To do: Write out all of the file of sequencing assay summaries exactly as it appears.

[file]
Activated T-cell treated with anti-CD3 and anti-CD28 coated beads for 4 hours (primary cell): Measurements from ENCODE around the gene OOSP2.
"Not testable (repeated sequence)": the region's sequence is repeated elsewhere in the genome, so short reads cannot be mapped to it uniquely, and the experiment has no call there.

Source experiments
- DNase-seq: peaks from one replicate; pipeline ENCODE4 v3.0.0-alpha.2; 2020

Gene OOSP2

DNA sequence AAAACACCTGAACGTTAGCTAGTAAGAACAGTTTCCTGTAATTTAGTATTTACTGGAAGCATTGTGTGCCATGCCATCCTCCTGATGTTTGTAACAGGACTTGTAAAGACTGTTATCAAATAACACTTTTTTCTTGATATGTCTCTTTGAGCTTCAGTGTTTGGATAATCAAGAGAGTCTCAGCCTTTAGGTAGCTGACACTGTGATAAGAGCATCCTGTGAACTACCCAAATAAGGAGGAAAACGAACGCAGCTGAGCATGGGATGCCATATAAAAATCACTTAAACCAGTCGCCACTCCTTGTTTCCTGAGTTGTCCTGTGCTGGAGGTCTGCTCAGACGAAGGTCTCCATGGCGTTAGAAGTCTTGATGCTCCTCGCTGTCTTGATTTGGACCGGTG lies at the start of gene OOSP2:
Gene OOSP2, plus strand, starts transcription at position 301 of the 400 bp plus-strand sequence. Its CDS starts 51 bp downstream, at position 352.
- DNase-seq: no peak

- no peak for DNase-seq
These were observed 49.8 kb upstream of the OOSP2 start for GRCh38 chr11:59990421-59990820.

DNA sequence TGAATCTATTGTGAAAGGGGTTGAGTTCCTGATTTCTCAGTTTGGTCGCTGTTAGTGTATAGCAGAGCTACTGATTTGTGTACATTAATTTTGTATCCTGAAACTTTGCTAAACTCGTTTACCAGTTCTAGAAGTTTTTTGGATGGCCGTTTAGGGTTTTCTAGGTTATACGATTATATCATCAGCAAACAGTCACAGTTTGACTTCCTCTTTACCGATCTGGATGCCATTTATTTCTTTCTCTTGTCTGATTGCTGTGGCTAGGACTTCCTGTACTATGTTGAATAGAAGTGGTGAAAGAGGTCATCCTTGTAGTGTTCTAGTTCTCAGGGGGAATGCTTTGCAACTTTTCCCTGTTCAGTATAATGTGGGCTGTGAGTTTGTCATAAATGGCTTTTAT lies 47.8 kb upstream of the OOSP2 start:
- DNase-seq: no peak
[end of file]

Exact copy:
Activated T-cell treated with anti-CD3 and anti-CD28 coated beads for 4 hours (primary cell): Measurements from ENCODE around the gene OOSP2.
"Not testable (repeated sequence)": the region's sequence is repeated elsewhere in the genome, so short reads cannot be mapped to it uniquely, and the experiment has no call there.

Source experiments
- DNase-seq: peaks from one replicate; pipeline ENCODE4 v3.0.0-alpha.2; 2020

Gene OOSP2

DNA sequence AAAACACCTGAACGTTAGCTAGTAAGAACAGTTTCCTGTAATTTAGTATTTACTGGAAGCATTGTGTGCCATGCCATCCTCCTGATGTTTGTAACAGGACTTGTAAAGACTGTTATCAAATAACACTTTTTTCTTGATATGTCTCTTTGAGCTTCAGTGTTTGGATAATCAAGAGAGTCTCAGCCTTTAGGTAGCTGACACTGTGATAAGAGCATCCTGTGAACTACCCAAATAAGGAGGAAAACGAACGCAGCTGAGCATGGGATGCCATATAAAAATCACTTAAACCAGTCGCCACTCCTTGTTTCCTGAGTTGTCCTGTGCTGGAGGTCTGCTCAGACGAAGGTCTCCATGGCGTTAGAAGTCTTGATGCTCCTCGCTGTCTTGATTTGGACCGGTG lies at the start of gene OOSP2:
Gene OOSP2, plus strand, starts transcription at position 301 of the 400 bp plus-strand sequence. Its CDS starts 51 bp downstream, at position 352.
- DNase-seq: no peak

- no peak for DNase-seq
These were observed 49.8 kb upstream of the OOSP2 start for GRCh38 chr11:59990421-59990820.

DNA sequence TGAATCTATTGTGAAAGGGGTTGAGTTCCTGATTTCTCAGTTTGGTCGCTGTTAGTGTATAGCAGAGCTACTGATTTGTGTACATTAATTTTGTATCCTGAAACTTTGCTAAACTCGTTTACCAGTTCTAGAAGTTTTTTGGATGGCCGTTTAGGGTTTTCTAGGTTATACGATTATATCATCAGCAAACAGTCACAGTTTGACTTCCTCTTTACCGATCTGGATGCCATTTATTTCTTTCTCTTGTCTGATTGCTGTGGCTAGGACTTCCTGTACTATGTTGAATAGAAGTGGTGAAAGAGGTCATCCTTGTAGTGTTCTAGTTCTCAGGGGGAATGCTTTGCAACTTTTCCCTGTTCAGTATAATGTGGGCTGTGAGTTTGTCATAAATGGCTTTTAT lies 47.8 kb upstream of the OOSP2 start:
- DNase-seq: no peak